STORY: Special Session on Iran – Human Rights Council
TRT: 3 mins 48s
SOURCE: UNTV CH
LANGUAGE: ENGLISH / NATS
ASPECT RATIO: 16:9
DATELINE: 24 November 2022 GENEVA, SWITZERLAND
Human Rights Council mulls call for probe into Iran crisis
UN human rights chief Volker Türk called on Thursday for an independent investigation into ongoing deadly violence against protesters in Iran, where security forces have used “live ammunition, birdshot and other metal pellets, teargas and batons”, he told the Human Rights Council in Geneva.
Meeting in special session at the request of Germany in response to ongoing protests in Iran that were sparked by the death in September in police custody of 22-year-old Jina Mahsa Amini, Mr. Türk criticized the “the fortress mentality of those who wield power” in Iran, before insisting that the “unnecessary and disproportionate use of force” must end.
“It pains me to see what is happening in the country,” he told the packed chamber. “The images of children killed. Of women beaten in the streets. Of people sentenced to death.”
The UN High Commissioner highlighted how the security forces, “notably the Islamic Revolutionary Guard Corps and Basij forces have used live ammunition, birdshot and other metal pellets, teargas and batons” against the protest movement as it has spread into a reported 150 cities and 140 universities in all provinces of Iran.
Before calling for an independent probe into all rights violations, the High Commissioner noted that his Office had received “multiple communications” from Iran about the episode, “including domestic investigations”. These efforts “have failed to meet international standards of impartiality, independence and transparency”, Mr. Türk said.
Responding to the High Commissioner’s comments, Iran’s representative, Khadijeh Karimi, Deputy of the Vice President for Women and Family Affairs, insisted that after Ms. Amini’s death, “necessary measures” had been taken to seek justice by the Government. These included the formation of an independent, parliamentary investigation commission as well as a forensic medical team.
“However, before the formal announcement of the probe analysis, the biased and hasty reaction of a number of Western authorities and their interventions in internal affairs of Iran, turned the peaceful assemblies into riots and violence,” she maintained.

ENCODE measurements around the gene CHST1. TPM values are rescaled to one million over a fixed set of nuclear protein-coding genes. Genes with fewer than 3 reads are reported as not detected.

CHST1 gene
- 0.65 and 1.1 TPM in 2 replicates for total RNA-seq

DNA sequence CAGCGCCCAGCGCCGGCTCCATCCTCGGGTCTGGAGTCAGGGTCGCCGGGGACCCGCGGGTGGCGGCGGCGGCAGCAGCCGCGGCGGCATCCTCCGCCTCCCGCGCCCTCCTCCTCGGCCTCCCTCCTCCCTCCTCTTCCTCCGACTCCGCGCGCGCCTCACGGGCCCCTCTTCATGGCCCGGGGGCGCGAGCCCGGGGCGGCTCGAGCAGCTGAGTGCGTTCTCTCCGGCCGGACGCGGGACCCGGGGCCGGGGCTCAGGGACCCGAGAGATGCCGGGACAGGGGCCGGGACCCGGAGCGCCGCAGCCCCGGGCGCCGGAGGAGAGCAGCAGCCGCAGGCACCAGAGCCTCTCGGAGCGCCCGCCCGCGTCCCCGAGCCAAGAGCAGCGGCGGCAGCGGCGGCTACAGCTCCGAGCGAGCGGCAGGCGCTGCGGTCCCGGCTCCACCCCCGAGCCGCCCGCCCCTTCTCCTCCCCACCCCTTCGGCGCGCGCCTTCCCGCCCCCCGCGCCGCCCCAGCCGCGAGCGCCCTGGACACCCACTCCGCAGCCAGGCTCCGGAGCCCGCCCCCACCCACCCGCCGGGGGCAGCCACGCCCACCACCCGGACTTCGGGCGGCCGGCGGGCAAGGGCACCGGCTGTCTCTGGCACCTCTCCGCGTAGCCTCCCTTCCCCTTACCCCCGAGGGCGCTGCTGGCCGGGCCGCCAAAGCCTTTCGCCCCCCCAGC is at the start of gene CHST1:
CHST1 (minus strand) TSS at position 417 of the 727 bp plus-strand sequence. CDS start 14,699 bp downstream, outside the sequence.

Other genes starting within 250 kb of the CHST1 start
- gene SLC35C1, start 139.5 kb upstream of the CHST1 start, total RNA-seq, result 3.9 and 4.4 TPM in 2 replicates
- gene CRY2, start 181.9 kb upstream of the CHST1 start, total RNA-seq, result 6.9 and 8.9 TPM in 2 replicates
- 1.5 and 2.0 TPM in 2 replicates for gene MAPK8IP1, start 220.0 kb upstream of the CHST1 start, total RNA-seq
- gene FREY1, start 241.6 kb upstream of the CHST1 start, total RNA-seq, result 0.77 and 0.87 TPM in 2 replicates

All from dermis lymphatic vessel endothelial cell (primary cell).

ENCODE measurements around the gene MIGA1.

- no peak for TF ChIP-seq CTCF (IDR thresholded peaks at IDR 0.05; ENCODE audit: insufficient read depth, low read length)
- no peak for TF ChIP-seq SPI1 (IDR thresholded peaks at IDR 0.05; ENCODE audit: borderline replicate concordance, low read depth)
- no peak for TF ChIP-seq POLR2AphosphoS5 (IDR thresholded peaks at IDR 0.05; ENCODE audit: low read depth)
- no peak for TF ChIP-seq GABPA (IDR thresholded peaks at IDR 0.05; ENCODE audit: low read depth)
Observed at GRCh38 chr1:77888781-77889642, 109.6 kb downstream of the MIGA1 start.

Also speaking at the Special Session – the Council’s 35th since it was founded in 2005 - Javaid Rehman, Special Rapporteur on the situation of human rights in Iran insisted that in the past week, efforts to silence the protesters had intensified, including against children.
At least 60 to 70 persons have been killed, he said, including five children, mostly from Kurdish areas. He also described as “alarming” the situation in the Kurdish cities of Piranshahr, Javanrood and Mahabad.
“The Iranian Government has consistently presented unsubstantiated reports and reiterated assertions claiming that Jina Mahsa did not die as a result of any violence or beatings,” he said. “In other reports, the Government refutes the killings of children by security forces, claiming that they committed suicide, fell from a height, were poisoned or killed by anonymous ‘enemy agents’.”
These are three of an estimated 400 who have been killed because they stood up for their right to determine their own life.
Since Ms. Amini’s death following her arrest by Iran’s so-called Morality Police on 13 September, more than 300 people have been killed, including at least 40 children, according to latest UN human rights office information.
At least 15,000 people have been arrested too “and the Iranian regime is now threatening protesters with the death penalty,” said Germany’s Foreign Minister, Annalena Baerbock: “And why? Only because these women, men and children want to enjoy the rights we all want to enjoy: to live in dignity and without discrimination.”
Echoing that message, United States Ambassador (Human Rights) Michèle Taylor told the Council that the people of Iran were “asking for something so simple, something that most of us here take for granted: the opportunity to speak and to be heard. We applaud their courage, especially the women, girls and young people who are bravely demanding respect for their human rights and accountability for abuses.”